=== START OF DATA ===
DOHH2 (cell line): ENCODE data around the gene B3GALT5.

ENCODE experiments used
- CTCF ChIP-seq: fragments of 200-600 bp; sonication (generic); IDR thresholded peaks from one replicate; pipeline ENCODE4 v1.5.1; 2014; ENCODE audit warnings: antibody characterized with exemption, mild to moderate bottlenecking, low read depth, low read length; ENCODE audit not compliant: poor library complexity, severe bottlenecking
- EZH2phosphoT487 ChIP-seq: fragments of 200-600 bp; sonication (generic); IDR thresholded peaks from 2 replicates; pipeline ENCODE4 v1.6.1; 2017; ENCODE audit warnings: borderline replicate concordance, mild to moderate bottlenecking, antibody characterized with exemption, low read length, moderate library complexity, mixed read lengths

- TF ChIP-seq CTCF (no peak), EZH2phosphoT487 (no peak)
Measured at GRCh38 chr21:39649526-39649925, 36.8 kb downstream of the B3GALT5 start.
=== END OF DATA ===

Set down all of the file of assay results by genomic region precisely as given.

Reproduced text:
DOHH2 (cell line): ENCODE data around the gene B3GALT5.

ENCODE experiments used
- CTCF ChIP-seq: fragments of 200-600 bp; sonication (generic); IDR thresholded peaks from one replicate; pipeline ENCODE4 v1.5.1; 2014; ENCODE audit warnings: antibody characterized with exemption, mild to moderate bottlenecking, low read depth, low read length; ENCODE audit not compliant: poor library complexity, severe bottlenecking
- EZH2phosphoT487 ChIP-seq: fragments of 200-600 bp; sonication (generic); IDR thresholded peaks from 2 replicates; pipeline ENCODE4 v1.6.1; 2017; ENCODE audit warnings: borderline replicate concordance, mild to moderate bottlenecking, antibody characterized with exemption, low read length, moderate library complexity, mixed read lengths

- TF ChIP-seq CTCF (no peak), EZH2phosphoT487 (no peak)
Measured at GRCh38 chr21:39649526-39649925, 36.8 kb downstream of the B3GALT5 start.